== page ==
It has been a long time since I posted anything about calves. Everything seems to be about goats lately. This is our newest calf born Sunday, March 25th.
FabHub and Best BIL had to pull him into the world because he is pretty big. The Momma cow didn't deal with the trauma very well and won't have anything to do with him, so we have a bottle calf. A big bottle calf.
Unfortunately, we also have another bottle calf. He is better than a month old, but you can hardly tell it in this picture. Now - remember the other calf is pretty big, but which is which?
Would you believe the one on the right is the older calf? Me either. I said he was small when I first saw him, but stand him next to the new one and Oh My is he small. He ended up being a bottle calf when his Momma passed away. We thought she had a low magnesium disease called Grass Tetany, she laid down and couldn't get up. When my cow Cherry showed the same signs we called the vet to see if there was something we could do. There are a bunch of cows out there and we had to figure something out.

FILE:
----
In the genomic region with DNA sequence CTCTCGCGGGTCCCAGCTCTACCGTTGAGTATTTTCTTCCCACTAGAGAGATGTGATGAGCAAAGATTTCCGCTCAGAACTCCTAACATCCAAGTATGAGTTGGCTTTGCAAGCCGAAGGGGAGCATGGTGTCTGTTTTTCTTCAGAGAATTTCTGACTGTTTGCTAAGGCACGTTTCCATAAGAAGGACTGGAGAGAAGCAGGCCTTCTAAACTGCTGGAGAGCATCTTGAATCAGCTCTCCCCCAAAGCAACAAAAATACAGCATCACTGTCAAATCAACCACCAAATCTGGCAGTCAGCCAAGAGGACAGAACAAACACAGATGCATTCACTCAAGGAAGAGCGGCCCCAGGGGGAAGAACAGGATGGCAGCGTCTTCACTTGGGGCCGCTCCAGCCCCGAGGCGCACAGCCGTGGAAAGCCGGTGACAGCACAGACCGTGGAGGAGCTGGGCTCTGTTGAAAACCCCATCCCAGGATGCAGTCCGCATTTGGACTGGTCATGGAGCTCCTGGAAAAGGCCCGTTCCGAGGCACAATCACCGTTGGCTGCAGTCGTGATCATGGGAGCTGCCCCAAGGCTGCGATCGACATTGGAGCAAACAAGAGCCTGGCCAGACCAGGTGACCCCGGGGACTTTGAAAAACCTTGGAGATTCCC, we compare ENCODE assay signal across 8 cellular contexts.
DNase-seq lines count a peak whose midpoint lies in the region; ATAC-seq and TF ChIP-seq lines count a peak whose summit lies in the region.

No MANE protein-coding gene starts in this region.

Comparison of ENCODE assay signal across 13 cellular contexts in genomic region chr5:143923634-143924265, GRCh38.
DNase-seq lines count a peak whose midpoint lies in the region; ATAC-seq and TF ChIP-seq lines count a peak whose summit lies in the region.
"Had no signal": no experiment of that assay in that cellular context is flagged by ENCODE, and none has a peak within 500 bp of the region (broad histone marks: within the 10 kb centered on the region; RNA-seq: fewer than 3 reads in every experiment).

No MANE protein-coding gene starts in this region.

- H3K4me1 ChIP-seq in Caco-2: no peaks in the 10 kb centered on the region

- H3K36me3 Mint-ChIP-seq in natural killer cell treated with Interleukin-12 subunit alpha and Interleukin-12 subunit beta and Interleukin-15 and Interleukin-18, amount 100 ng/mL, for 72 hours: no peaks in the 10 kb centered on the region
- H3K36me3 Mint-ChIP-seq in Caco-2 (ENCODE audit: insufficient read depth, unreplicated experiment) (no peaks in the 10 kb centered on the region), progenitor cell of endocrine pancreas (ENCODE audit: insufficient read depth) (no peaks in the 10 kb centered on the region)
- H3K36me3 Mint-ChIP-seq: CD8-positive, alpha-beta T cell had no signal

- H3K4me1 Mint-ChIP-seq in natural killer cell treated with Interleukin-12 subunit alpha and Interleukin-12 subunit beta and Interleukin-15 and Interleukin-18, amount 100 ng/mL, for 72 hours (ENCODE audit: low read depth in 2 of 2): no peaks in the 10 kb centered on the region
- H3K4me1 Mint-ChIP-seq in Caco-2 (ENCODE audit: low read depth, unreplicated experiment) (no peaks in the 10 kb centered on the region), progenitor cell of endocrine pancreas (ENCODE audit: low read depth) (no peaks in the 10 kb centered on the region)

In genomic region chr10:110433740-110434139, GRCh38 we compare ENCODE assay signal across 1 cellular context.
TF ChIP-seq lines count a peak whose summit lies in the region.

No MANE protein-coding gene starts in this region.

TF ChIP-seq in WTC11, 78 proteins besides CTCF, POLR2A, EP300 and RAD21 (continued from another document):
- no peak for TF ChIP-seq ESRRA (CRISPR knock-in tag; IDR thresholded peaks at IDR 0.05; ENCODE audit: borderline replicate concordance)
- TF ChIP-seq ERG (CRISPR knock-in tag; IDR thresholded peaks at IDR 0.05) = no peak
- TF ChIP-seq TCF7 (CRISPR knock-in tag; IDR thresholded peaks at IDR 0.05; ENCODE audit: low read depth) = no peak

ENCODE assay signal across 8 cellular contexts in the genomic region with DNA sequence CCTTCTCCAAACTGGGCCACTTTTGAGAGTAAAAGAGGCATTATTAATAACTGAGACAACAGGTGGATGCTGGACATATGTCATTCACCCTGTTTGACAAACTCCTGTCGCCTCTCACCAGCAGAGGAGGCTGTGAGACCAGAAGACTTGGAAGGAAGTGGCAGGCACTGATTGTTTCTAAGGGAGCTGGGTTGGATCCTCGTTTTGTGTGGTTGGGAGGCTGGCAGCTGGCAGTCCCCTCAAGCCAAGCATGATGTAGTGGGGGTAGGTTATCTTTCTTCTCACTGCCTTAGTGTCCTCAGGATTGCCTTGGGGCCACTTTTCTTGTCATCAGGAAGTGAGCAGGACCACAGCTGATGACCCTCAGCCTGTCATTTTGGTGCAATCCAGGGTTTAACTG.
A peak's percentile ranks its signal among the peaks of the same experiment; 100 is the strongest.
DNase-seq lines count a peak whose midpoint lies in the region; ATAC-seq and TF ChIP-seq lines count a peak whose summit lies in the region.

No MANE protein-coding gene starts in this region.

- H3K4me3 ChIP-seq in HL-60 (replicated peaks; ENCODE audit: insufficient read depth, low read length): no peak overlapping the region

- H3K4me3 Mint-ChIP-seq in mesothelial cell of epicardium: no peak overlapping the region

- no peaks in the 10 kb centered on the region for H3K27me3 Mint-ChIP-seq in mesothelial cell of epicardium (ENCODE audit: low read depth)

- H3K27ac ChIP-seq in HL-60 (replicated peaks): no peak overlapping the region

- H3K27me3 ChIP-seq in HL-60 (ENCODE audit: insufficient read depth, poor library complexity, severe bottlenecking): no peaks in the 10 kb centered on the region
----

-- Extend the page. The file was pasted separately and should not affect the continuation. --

Turns out that the problem is nutrition related, but more because of low hay quality than the disease. The vet told us it has been a common problem in the area this winter. We don't know why, it just happens. That seems like a bad answer. What seems to have happened is the cows were weak and then went into heat so the bull got up on them and their legs couldn't support his weight. Cherry has a severely damage knee ligament is the best way to describe it I guess. She won't have any more calves. Luckily this last one of hers (not pictured) is really nice. So she did her job well for quite a few years.
Well, that is cow news for the moment, back to the goats.